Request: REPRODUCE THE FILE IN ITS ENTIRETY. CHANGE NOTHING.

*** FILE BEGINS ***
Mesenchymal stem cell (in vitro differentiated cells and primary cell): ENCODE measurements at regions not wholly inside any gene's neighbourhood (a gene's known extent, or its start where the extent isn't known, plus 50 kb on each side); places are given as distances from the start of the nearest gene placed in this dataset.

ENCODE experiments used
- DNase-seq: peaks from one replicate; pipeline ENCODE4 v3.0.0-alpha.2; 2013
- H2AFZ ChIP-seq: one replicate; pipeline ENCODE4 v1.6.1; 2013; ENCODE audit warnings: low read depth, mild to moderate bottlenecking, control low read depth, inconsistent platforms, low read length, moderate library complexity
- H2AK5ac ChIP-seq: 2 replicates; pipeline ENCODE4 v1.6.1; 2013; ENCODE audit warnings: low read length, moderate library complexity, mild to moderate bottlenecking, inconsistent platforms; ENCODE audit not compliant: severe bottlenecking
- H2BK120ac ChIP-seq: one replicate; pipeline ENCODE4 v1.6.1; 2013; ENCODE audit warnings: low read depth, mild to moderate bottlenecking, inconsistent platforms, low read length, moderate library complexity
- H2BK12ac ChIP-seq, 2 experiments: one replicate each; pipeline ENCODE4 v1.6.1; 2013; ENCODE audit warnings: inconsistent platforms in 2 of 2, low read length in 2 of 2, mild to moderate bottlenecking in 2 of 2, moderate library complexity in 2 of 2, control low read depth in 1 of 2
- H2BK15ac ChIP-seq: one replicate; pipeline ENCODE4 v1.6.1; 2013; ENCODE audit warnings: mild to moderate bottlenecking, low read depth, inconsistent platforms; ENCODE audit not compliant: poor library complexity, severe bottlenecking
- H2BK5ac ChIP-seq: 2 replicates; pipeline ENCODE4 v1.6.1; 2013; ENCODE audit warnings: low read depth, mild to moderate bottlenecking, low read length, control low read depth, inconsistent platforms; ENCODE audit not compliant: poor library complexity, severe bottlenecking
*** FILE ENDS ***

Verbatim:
Mesenchymal stem cell (in vitro differentiated cells and primary cell): ENCODE measurements at regions not wholly inside any gene's neighbourhood (a gene's known extent, or its start where the extent isn't known, plus 50 kb on each side); places are given as distances from the start of the nearest gene placed in this dataset.

ENCODE experiments used
- DNase-seq: peaks from one replicate; pipeline ENCODE4 v3.0.0-alpha.2; 2013
- H2AFZ ChIP-seq: one replicate; pipeline ENCODE4 v1.6.1; 2013; ENCODE audit warnings: low read depth, mild to moderate bottlenecking, control low read depth, inconsistent platforms, low read length, moderate library complexity
- H2AK5ac ChIP-seq: 2 replicates; pipeline ENCODE4 v1.6.1; 2013; ENCODE audit warnings: low read length, moderate library complexity, mild to moderate bottlenecking, inconsistent platforms; ENCODE audit not compliant: severe bottlenecking
- H2BK120ac ChIP-seq: one replicate; pipeline ENCODE4 v1.6.1; 2013; ENCODE audit warnings: low read depth, mild to moderate bottlenecking, inconsistent platforms, low read length, moderate library complexity
- H2BK12ac ChIP-seq, 2 experiments: one replicate each; pipeline ENCODE4 v1.6.1; 2013; ENCODE audit warnings: inconsistent platforms in 2 of 2, low read length in 2 of 2, mild to moderate bottlenecking in 2 of 2, moderate library complexity in 2 of 2, control low read depth in 1 of 2
- H2BK15ac ChIP-seq: one replicate; pipeline ENCODE4 v1.6.1; 2013; ENCODE audit warnings: mild to moderate bottlenecking, low read depth, inconsistent platforms; ENCODE audit not compliant: poor library complexity, severe bottlenecking
- H2BK5ac ChIP-seq: 2 replicates; pipeline ENCODE4 v1.6.1; 2013; ENCODE audit warnings: low read depth, mild to moderate bottlenecking, low read length, control low read depth, inconsistent platforms; ENCODE audit not compliant: poor library complexity, severe bottlenecking